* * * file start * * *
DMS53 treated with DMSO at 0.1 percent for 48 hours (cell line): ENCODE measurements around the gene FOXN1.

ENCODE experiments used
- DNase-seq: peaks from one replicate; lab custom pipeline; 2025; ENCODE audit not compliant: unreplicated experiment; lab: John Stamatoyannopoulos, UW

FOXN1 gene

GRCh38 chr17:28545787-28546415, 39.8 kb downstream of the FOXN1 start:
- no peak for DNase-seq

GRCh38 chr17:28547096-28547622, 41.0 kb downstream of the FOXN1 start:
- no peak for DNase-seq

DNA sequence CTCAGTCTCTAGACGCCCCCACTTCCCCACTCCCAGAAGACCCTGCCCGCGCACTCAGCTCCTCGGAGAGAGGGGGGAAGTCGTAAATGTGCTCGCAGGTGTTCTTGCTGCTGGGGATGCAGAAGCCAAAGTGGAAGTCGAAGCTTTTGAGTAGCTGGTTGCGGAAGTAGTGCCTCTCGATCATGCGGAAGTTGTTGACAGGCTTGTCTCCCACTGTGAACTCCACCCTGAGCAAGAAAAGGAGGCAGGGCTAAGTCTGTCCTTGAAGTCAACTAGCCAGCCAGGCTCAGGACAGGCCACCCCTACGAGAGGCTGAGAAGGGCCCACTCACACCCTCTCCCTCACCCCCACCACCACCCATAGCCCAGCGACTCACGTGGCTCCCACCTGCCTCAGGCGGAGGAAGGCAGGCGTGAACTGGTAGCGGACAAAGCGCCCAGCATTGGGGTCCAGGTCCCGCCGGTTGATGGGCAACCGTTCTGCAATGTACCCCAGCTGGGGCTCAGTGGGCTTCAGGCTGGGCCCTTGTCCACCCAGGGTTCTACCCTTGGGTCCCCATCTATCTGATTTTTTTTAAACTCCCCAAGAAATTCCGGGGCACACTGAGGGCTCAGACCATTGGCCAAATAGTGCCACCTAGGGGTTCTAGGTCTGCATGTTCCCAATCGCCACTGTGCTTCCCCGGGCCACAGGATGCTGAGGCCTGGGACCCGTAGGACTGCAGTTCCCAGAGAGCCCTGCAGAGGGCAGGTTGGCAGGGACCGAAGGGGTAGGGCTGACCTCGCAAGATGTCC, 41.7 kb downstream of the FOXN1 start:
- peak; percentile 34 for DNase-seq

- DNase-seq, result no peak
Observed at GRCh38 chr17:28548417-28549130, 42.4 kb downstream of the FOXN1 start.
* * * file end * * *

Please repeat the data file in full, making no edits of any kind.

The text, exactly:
DMS53 treated with DMSO at 0.1 percent for 48 hours (cell line): ENCODE measurements around the gene FOXN1.

ENCODE experiments used
- DNase-seq: peaks from one replicate; lab custom pipeline; 2025; ENCODE audit not compliant: unreplicated experiment; lab: John Stamatoyannopoulos, UW

FOXN1 gene

GRCh38 chr17:28545787-28546415, 39.8 kb downstream of the FOXN1 start:
- no peak for DNase-seq

GRCh38 chr17:28547096-28547622, 41.0 kb downstream of the FOXN1 start:
- no peak for DNase-seq

DNA sequence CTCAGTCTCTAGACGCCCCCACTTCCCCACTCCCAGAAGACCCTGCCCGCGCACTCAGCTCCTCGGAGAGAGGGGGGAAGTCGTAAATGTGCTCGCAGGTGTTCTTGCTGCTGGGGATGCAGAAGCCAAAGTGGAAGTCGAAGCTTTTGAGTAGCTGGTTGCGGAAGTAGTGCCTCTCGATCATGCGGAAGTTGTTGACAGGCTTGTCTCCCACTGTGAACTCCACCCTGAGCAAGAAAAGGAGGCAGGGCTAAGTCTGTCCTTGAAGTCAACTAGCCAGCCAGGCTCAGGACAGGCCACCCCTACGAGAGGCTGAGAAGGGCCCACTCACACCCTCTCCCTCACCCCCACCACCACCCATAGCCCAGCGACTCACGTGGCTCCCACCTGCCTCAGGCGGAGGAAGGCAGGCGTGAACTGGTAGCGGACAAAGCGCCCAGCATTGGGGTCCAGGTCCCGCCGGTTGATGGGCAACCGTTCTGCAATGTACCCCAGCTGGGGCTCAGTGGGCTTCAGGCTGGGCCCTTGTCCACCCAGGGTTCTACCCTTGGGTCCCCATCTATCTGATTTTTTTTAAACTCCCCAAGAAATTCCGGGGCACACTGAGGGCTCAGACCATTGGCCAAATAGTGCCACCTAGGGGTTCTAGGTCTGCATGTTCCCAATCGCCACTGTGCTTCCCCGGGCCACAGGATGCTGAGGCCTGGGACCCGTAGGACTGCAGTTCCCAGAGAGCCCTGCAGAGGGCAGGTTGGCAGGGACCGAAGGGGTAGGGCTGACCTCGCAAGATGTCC, 41.7 kb downstream of the FOXN1 start:
- peak; percentile 34 for DNase-seq

- DNase-seq, result no peak
Observed at GRCh38 chr17:28548417-28549130, 42.4 kb downstream of the FOXN1 start.